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New footage of Joaquin Phoenix as the Joker leaks from the set

Joker set footage

People are making the same joke, pardon the pun, about new set footage that’s leaked from the in-production Joker film starring Joaquin Phoenix. In the new footage, Joaquin can be seen fully decked out as the makeup-wearing Clown Prince of Crime. He cooly lights a smoke and swaggers, like Batman’s epic nemesis that he is, down a subway corridor while cops run the opposite direction.

You can see where this is going. In posts about the footage, as well as in the comments on YouTube, it brings, shall we say, a certain Steve Miller song to mind. The one about a joker, smoker and midnight toker.

At any rate, the folks over at Syfy Wire certainly think the footage makes Joaquin look cool and threatening as “Batman’s greatest foe.”

“What’s interesting about Phoenix’s look,” the site continues, “… is that the suit seems like a blend of Cesar Romero’s when he played the role in the 1960s series and Heath Ledger’s when he took on the role in 2008’s The Dark Knight. (The makeup? Very Ledger-esque.)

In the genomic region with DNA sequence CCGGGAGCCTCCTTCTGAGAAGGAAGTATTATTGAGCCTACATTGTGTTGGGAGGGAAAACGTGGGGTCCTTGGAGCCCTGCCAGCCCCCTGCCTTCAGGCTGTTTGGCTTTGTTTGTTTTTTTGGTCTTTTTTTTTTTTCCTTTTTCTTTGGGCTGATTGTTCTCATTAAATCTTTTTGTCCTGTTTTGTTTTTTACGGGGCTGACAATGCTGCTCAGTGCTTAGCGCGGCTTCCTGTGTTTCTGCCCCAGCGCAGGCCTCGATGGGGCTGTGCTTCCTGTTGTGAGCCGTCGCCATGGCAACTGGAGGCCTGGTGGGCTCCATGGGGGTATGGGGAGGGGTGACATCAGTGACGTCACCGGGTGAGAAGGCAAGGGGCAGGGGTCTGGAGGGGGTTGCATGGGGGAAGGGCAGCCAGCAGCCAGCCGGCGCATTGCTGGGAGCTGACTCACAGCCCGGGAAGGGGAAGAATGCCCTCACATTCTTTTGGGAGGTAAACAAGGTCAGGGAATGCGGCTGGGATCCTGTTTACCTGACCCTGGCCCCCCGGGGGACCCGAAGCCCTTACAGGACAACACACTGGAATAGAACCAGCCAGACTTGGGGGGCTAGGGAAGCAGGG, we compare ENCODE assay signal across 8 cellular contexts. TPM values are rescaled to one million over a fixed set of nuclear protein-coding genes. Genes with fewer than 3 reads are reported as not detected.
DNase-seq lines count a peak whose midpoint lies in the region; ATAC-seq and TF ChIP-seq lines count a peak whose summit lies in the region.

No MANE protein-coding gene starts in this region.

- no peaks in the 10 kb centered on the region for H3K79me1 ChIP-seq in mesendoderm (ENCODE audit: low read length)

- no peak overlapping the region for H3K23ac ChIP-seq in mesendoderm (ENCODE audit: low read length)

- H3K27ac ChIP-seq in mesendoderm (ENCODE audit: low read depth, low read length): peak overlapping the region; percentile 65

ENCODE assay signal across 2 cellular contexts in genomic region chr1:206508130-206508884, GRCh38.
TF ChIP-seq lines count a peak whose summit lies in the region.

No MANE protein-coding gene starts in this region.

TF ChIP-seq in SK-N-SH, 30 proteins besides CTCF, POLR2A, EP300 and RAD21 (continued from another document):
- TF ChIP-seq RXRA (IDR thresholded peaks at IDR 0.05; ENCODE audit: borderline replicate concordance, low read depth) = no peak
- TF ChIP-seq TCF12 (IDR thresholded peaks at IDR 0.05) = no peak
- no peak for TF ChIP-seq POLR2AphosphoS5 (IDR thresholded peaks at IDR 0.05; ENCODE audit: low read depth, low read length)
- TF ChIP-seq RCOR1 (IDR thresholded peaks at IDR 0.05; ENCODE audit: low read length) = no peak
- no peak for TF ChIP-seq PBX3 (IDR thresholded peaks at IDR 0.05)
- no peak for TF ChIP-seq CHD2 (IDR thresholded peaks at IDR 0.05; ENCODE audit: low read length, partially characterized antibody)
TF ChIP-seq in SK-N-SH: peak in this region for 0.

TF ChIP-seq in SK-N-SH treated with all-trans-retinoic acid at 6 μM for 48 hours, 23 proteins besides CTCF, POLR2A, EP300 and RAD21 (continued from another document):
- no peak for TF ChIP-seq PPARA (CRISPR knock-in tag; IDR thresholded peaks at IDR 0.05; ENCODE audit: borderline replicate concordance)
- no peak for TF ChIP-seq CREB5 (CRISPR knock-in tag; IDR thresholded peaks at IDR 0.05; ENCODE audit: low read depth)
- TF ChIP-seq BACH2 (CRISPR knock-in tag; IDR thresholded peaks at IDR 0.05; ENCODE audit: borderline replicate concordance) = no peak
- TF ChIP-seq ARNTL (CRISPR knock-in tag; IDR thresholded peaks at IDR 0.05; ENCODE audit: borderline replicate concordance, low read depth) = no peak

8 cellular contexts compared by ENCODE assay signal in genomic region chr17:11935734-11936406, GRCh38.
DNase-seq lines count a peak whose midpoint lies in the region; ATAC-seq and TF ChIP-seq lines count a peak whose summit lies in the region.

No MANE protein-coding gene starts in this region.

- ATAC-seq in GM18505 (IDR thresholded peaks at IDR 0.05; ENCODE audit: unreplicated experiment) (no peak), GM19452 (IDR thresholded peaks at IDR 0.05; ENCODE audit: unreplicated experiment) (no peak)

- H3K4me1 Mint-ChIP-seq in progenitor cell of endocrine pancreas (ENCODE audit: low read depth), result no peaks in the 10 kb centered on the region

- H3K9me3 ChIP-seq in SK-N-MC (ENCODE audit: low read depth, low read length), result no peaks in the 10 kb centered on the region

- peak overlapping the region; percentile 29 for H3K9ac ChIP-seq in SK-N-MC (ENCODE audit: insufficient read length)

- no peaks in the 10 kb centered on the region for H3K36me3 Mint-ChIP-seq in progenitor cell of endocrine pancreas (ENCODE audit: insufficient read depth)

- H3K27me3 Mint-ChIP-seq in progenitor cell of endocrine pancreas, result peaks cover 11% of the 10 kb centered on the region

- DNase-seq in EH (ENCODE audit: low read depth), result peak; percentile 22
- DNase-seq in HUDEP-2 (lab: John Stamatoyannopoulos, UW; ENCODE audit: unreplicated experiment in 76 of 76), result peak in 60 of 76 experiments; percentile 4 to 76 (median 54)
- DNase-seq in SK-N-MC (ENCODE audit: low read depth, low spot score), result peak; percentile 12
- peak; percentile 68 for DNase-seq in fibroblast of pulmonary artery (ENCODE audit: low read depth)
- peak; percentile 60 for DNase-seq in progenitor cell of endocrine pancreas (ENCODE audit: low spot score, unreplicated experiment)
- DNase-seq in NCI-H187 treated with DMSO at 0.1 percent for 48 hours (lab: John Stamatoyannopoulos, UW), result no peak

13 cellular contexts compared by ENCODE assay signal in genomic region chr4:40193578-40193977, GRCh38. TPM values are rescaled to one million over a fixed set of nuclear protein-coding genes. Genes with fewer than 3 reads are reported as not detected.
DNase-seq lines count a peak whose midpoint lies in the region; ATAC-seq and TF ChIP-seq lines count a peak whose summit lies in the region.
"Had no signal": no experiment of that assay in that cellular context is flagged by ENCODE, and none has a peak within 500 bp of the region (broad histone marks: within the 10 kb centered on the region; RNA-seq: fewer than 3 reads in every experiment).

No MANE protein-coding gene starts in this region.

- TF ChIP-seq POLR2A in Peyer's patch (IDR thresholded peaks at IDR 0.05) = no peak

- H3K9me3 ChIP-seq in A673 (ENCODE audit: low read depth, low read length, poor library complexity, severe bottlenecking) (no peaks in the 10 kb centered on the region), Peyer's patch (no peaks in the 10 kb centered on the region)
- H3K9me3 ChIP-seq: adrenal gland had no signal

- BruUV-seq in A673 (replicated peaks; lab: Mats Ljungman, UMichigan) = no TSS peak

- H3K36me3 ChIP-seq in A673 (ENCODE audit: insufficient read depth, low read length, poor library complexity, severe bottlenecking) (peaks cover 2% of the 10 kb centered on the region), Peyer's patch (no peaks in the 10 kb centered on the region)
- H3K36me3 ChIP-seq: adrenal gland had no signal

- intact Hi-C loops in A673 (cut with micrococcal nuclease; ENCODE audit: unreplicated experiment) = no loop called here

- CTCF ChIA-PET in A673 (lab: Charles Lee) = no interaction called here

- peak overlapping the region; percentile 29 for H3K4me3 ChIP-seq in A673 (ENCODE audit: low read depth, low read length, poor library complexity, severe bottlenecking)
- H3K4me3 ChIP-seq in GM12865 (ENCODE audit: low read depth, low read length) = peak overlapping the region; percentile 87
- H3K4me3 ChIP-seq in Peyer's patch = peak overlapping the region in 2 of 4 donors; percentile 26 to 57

“We still don’t know much about the story of this standalone film directed by The Hangover’s Todd Phillips, other than that it takes place in the ‘90s and Phoenix’s version of the character isn’t an unknown (like he typically is in most interpretations, minus perhaps the 1989 Tim Burton film), but instead is a comedian/clown named Arthur who has One Bad Day that pushes him over the edge.”

The cast includes other names like Robert De Niro, Marc Maron, Zazie Beetz, and Brett Cullen. The subway footage comes via HollywoodPipeline, and has a bit more about the backstory:

“Notes from paparazzi on the scene state that Phoenix’s clown is scene running into the station in a clown mask to meet a mob of people in clown masks, holding up signs that read things like ‘Kill the Rich,’ ‘Blame Wayne,’ and ‘Clown4Mayor.’ We only have speculation to go on, but photos of (Joker/Arthur Fleck) reveling in the chaos as the mob of clowns pins down a well-dressed man, seemingly point to this sequence being one of The Joker’s first real attempts at anarchistic behavior, stoking a protest into an outright mob eruption, with the city’s poor and hard-working class rising up against the wealthy elite.”

Andy is a reporter in Memphis who has been contributing to BGR since 2015. His expertise in TV shows you probably don’t like is unmatched. When he’s not writing about technology, he can be found hunched protectively over his burgeoning collection of vinyl.